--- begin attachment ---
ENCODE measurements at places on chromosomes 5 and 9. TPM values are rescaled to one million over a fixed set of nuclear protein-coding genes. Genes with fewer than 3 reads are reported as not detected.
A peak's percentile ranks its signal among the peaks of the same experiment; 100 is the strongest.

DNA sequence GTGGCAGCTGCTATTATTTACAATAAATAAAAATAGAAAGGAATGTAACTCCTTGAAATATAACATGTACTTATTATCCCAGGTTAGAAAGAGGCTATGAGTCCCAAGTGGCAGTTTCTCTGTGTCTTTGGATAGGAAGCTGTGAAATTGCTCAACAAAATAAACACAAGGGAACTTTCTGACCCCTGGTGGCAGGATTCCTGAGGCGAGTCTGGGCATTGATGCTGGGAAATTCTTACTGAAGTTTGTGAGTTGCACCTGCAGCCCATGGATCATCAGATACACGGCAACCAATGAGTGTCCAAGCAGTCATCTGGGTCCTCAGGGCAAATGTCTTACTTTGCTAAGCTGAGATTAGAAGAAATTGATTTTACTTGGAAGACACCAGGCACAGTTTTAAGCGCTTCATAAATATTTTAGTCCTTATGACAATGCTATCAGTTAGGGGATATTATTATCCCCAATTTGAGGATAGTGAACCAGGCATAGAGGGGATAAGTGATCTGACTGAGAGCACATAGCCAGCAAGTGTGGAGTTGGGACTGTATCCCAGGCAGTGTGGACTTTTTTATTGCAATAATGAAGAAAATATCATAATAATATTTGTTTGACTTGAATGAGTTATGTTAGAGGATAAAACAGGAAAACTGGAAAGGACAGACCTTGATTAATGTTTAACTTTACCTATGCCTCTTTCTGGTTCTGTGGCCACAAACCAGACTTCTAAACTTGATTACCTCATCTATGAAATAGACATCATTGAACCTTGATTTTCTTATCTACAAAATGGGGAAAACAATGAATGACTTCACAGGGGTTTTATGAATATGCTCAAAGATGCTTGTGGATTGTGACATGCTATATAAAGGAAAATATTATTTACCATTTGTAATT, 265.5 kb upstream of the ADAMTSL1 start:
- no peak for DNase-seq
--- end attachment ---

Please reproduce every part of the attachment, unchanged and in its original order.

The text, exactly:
ENCODE measurements at places on chromosomes 5 and 9. TPM values are rescaled to one million over a fixed set of nuclear protein-coding genes. Genes with fewer than 3 reads are reported as not detected.
A peak's percentile ranks its signal among the peaks of the same experiment; 100 is the strongest.

DNA sequence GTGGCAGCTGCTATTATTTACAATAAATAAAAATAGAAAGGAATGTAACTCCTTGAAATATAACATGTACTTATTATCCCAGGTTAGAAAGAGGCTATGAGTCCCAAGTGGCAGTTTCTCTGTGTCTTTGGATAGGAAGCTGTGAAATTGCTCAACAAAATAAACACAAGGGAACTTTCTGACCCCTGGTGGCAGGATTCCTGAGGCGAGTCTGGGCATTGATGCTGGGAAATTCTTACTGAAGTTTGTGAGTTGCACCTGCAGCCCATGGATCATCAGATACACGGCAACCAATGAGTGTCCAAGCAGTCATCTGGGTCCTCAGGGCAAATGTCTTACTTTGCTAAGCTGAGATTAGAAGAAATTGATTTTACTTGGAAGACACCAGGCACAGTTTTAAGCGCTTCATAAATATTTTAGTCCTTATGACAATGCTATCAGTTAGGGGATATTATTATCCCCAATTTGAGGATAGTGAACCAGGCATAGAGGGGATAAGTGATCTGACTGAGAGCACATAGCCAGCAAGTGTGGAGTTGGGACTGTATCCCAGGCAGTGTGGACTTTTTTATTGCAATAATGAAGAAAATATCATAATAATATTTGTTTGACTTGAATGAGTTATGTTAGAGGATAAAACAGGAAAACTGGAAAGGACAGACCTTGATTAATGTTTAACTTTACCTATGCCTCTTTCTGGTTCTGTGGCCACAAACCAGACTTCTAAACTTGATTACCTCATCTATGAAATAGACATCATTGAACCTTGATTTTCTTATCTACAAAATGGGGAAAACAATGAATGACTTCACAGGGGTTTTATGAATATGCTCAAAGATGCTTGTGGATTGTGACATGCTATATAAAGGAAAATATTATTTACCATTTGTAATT, 265.5 kb upstream of the ADAMTSL1 start:
- no peak for DNase-seq